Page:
Er...The Dark Magician? The Phantom of The Opera Rises?
    Er...The Dark Magician? The Phantom of The Opera Rises?

    David's portion of gameplay is far less exciting, focusing on him regaining memories of his dead wife from various places they went in order to do a specific experiment. Think Memento but instead of photographs, he's creepily sniffing her shampoo bottles and pawing through old clothes. David is a famous neurological scientist, so he doesn't spend much time practicing magic, so Sam's slight-of-hand memory sections are untouched. It feels less like an adventure game and more like you're being asked to act your way through a low-budget movie that you haven't been given the script to, and whenever you find something that reminds David of his beloved wife, we get a brief cutscene that can only be described as soft pornography mixed with over-top-romance cliches of their lives before she passed away. Sounds fun, doesn't it?

    David as a character spends the majority of his time being melancholy or sour but also having his moments of snark and being a genuinely interesting character. Sam too is very likable, even if she isn't without flaws too. The both of them have a good amount of chemistry but doesn't cross into romantic territory. Their growing relationship is a nice subplot that definitely added some detail to the story.

    The side characters on the other hand aren't as interesting or standable. The other test subjects are a ragtag multi-cultural team of annoying students. We have Harvey, an over the top New-Yorker who is the comic relief and is obnoxious, Angela, a shy Scottish woman who is probably one of the most tolerable, Charles, an also shy British "Mummy's boy", Helena, A rich French woman who stalks Charles because she apparently wants to seduce/sexually assault him (it is rather hard to tell) [1] and finally Malik, an Indian student who is bland. It's difficult to care about or enjoy these characters the majority of the time and can really break immersion.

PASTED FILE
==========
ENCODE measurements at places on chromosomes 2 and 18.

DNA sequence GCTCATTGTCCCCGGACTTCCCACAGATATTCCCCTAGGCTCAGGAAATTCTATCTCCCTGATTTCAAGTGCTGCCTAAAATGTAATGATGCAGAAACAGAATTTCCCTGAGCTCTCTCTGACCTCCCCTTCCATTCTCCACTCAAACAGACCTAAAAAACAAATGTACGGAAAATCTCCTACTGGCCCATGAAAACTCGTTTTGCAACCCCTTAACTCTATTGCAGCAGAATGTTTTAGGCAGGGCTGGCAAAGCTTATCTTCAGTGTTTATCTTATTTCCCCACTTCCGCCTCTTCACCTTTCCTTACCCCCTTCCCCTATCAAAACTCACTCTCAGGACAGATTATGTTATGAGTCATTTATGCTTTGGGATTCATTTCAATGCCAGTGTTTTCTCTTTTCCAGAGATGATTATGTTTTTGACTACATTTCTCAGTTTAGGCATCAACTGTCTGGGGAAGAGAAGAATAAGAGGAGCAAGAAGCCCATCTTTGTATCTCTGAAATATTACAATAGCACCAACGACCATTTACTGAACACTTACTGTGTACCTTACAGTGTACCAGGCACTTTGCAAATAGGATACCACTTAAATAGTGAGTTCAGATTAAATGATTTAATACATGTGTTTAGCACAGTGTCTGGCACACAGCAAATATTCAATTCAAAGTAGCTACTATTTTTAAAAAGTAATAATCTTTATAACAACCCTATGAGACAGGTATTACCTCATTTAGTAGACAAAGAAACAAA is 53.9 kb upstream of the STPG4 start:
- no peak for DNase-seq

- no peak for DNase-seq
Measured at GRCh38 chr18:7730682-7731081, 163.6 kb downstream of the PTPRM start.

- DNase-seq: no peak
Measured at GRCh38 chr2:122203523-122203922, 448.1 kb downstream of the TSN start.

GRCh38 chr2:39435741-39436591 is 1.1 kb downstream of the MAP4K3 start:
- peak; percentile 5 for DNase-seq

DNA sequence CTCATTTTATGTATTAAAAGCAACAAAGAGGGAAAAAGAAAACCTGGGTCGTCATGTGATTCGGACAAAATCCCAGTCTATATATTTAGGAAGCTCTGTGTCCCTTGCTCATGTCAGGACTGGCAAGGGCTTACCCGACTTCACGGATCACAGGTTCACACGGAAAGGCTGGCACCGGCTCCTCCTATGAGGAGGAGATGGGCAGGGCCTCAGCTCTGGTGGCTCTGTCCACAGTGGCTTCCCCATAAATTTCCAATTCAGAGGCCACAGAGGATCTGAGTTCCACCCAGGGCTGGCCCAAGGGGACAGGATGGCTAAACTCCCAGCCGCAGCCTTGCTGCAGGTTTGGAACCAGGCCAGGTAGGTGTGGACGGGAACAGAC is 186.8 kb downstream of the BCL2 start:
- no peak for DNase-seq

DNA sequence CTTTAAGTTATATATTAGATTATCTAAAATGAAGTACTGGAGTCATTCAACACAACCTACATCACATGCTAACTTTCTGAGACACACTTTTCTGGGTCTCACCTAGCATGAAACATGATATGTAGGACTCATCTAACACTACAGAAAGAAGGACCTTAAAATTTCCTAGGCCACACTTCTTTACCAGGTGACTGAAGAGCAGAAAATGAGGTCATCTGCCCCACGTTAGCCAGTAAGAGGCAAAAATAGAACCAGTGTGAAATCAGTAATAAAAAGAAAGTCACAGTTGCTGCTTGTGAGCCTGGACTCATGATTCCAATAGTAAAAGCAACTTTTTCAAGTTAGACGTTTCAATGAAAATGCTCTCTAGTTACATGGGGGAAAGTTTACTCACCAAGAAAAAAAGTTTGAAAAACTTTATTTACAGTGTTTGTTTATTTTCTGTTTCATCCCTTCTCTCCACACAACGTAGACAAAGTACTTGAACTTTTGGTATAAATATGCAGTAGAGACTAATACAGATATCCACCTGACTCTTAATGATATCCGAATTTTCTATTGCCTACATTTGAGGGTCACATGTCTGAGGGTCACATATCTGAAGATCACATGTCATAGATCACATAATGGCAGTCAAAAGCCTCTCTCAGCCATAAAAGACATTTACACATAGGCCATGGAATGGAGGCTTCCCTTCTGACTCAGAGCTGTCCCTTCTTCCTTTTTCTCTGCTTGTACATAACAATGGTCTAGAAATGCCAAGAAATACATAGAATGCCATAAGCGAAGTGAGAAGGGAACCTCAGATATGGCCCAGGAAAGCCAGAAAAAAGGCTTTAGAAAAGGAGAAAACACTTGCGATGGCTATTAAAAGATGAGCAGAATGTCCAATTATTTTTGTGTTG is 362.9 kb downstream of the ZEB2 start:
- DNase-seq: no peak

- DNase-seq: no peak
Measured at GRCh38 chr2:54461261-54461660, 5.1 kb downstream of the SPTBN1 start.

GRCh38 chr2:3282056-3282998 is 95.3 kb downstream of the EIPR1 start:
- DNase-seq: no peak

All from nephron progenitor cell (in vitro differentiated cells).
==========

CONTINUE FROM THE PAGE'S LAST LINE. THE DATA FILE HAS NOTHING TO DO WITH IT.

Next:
Speaking of immersion breaking, Gray Matter's technical and graphical failings are probably the most outstanding, tripping over at the first hurdle and having great difficulty getting up.

    I've fallen into a painting and I can't get out!
    I've fallen into a painting and I can't get out!

    The static backgrounds have an eerie prettiness to them that vary up nicely and bring in a great atmosphere with their thick drapery and dusty congregations of house plants within the house and the misty, cobbled streets outside. But the blandly designed CG characters for the most part, float on top of them unconvincingly. As such, the game's 2D and 3D assets coexist just barely, feeling more like you're playing with a marionette against a background. [2]

    Animation is weak throughout - watching a character turn around or navigate a table and chairs can be awkward and painful to watch. And while the music, collaborated with by Jane's husband, Robert Holmes, is moody, well-made and likable, it's partnered with mostly bad voice acting (main characters exempt most of the time) and sound effects of such bizarrely poor quality that if you close your eyes it can be hard to tell exactly what's going on.

    These issues are forgivable by themselves, but they undermine Gray Matter's dramatic aspirations in a depressing manner, with the game's final confrontation being particularly poorly served. Thanks to muted sound, a limp cloud of particle effects and the seizure-style acting of the marionette cast, the drama and story are really stepped on.